The question is, given these obvious and glaring differences, why do NZ politicians, policy-makers and the public alike fixate on OZ? To be honest, the better contemporary comparisons for NZ are countries with similar population sizes, land masses and location in the global chain of production rather than colonial ties, primary language or past ethno-religious makeup. By that contemporary criteria, Uruguay, Costa Rica and other Central American republics, small European states like Belgium, Luxemburg, Switzerland, Estonia, Latvia and the Northern Tier states (among others), and even Sub-Saharan African countries like Botswana, could all serve as a better basis for comparison than OZ (and all of those mentioned are capitalist democracies). And, using that criteria, it is possible than NZ would have a better feeling about itself rather than the perennial sense of inferiority when it comes to Australia.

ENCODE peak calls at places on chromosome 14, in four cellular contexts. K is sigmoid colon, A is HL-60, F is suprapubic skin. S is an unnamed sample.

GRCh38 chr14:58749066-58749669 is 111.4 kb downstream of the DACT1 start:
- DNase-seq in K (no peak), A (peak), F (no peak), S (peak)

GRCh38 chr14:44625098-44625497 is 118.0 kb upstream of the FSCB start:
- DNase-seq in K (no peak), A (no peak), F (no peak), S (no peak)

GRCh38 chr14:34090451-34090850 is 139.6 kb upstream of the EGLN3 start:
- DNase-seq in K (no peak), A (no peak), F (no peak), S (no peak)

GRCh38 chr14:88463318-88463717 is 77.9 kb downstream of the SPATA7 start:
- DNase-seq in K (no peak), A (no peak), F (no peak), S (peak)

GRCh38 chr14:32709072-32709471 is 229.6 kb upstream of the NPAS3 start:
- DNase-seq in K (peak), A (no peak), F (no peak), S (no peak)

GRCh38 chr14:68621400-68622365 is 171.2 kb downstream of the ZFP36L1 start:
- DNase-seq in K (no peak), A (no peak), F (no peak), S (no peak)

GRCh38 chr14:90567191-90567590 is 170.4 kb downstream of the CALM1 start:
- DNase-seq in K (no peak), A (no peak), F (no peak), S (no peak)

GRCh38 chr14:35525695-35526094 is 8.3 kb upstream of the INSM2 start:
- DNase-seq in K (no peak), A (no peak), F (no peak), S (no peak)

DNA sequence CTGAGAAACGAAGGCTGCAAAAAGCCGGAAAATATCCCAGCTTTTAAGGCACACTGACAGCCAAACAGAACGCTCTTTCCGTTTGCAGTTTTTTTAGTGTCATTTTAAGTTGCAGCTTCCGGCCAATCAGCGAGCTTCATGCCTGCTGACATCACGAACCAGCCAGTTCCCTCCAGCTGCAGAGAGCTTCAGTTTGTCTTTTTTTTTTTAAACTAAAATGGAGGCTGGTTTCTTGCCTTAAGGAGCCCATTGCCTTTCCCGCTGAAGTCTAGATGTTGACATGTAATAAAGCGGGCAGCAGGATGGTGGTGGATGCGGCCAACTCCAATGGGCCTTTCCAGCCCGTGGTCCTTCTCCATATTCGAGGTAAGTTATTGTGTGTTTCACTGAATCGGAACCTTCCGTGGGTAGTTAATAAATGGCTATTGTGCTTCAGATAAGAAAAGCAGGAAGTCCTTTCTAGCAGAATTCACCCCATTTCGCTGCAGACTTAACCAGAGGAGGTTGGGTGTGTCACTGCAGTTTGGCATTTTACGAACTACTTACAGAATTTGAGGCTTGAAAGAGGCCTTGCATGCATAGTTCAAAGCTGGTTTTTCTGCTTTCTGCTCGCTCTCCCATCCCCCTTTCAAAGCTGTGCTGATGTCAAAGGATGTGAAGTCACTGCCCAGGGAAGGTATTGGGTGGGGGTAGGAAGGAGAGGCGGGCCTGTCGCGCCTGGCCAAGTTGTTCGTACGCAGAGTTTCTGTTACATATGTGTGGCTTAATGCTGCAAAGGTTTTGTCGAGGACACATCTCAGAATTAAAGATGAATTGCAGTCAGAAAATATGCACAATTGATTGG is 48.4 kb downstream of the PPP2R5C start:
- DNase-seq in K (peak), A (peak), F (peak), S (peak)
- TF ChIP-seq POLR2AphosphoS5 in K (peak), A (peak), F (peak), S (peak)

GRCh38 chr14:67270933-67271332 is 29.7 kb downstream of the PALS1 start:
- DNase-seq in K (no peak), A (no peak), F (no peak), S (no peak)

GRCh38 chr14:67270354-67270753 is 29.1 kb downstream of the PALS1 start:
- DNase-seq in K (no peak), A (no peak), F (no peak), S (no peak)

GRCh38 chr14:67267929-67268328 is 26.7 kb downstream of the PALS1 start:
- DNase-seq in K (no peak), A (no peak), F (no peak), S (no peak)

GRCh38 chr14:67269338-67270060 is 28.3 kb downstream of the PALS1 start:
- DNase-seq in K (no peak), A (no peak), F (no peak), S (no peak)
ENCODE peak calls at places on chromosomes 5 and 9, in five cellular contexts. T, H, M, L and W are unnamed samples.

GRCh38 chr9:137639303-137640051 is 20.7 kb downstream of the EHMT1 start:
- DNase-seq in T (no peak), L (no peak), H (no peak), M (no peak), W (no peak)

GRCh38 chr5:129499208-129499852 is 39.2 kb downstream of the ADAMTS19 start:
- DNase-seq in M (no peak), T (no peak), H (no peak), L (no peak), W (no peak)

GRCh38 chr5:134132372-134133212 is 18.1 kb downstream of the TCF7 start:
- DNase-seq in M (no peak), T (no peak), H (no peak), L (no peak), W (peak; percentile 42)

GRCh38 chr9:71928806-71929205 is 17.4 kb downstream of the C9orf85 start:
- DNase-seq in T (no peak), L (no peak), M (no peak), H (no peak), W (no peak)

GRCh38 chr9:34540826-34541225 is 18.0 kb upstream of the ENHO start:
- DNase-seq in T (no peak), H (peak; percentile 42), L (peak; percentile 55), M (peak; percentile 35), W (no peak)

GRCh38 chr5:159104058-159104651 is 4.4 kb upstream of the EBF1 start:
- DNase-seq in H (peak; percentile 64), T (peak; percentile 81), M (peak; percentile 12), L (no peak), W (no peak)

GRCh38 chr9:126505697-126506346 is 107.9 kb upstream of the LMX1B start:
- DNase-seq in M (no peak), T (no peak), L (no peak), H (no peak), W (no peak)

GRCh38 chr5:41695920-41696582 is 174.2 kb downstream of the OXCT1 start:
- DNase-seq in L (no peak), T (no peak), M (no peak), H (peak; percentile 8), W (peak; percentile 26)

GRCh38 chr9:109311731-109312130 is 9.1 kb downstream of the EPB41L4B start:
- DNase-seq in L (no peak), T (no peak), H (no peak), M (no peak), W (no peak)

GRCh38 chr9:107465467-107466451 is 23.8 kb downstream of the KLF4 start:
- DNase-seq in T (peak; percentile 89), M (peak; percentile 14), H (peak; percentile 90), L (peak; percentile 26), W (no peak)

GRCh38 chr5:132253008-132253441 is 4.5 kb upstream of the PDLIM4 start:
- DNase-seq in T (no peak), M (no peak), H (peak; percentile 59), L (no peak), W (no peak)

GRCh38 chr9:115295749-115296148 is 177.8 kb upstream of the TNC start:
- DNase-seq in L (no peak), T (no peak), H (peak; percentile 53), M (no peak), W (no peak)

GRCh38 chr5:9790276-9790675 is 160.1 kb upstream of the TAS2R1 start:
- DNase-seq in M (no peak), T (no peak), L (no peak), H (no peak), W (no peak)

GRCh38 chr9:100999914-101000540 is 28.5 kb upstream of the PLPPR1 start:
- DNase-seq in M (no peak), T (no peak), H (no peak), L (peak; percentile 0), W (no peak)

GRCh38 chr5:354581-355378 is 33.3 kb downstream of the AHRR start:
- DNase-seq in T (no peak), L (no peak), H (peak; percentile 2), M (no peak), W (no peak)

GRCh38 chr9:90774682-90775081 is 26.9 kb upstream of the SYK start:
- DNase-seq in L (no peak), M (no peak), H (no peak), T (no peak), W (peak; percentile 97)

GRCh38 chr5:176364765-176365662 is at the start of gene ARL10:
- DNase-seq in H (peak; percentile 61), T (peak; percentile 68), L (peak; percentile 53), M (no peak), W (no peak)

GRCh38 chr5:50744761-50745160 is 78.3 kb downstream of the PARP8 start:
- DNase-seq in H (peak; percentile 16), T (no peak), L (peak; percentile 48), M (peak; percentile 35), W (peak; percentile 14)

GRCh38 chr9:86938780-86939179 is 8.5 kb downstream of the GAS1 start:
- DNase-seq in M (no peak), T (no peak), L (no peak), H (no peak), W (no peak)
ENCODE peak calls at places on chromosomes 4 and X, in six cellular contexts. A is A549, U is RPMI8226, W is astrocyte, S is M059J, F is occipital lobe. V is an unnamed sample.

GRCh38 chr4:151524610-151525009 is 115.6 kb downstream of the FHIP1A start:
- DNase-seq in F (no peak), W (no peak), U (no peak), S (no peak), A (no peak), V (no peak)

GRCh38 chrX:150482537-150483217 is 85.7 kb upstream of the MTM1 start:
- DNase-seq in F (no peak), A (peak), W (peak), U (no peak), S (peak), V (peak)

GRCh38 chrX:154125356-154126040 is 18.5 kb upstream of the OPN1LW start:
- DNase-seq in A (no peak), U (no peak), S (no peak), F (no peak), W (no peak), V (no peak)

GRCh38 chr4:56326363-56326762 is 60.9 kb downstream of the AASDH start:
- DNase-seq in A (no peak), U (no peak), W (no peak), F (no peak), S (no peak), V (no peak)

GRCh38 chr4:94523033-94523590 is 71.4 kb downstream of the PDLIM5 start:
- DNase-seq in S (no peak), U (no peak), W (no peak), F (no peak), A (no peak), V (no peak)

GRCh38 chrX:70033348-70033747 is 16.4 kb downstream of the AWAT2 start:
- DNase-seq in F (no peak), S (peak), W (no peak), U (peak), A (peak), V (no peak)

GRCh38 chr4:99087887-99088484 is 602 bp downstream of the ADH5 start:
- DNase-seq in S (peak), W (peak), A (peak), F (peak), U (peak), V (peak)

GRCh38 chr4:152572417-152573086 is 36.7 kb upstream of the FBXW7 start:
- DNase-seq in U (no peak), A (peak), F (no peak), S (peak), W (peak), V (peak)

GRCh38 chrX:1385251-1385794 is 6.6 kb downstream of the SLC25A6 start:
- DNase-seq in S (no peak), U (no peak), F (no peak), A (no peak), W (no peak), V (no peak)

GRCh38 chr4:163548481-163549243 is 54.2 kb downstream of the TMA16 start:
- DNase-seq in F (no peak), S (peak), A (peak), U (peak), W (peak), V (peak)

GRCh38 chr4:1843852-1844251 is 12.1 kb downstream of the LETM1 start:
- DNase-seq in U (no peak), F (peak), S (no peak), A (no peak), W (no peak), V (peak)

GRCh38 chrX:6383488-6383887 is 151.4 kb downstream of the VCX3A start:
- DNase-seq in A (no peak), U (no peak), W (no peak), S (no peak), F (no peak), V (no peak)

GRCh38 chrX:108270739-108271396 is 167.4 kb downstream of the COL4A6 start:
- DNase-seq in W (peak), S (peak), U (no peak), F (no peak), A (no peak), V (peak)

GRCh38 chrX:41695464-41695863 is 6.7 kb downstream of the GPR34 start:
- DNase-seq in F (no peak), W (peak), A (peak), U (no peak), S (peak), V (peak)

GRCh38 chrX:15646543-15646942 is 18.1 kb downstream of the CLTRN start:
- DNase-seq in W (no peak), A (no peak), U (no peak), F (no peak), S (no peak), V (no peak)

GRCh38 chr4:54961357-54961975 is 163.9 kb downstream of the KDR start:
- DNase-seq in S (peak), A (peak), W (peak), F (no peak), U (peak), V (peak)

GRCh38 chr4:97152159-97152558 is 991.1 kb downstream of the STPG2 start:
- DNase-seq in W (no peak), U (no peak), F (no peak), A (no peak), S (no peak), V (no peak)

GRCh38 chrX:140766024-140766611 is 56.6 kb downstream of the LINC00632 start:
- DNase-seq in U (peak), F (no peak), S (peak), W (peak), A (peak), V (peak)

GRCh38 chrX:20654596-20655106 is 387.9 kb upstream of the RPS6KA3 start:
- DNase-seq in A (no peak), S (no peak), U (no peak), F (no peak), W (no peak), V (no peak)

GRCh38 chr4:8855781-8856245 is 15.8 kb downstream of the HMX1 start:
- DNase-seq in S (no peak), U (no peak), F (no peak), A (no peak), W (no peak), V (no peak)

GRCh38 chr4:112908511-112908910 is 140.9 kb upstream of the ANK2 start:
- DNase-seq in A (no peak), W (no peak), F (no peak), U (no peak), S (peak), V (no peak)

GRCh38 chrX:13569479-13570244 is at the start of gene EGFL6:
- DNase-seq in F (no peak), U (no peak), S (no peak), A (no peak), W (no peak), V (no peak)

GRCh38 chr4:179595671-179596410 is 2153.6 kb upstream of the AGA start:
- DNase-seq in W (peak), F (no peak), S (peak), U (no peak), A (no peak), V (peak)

One way to compare NZ and OZ is to use one of the comparative  methods I alluded to earlier. A “most similar” method seeks to isolate independent variables that are similar, then explain differences in dependent variables by highlighting the causal implications of intervening variables. Conversely, “most different” comparisons select independent variables based on differences, then proceed down the chain of causality to explain similarities in the dependent variables. It would seem that when it comes to OZ, a most different criteria is the better choice, although it is clear that the most similar comparisons based on language and Anglo-Saxon colonial legacies have been the historical norm.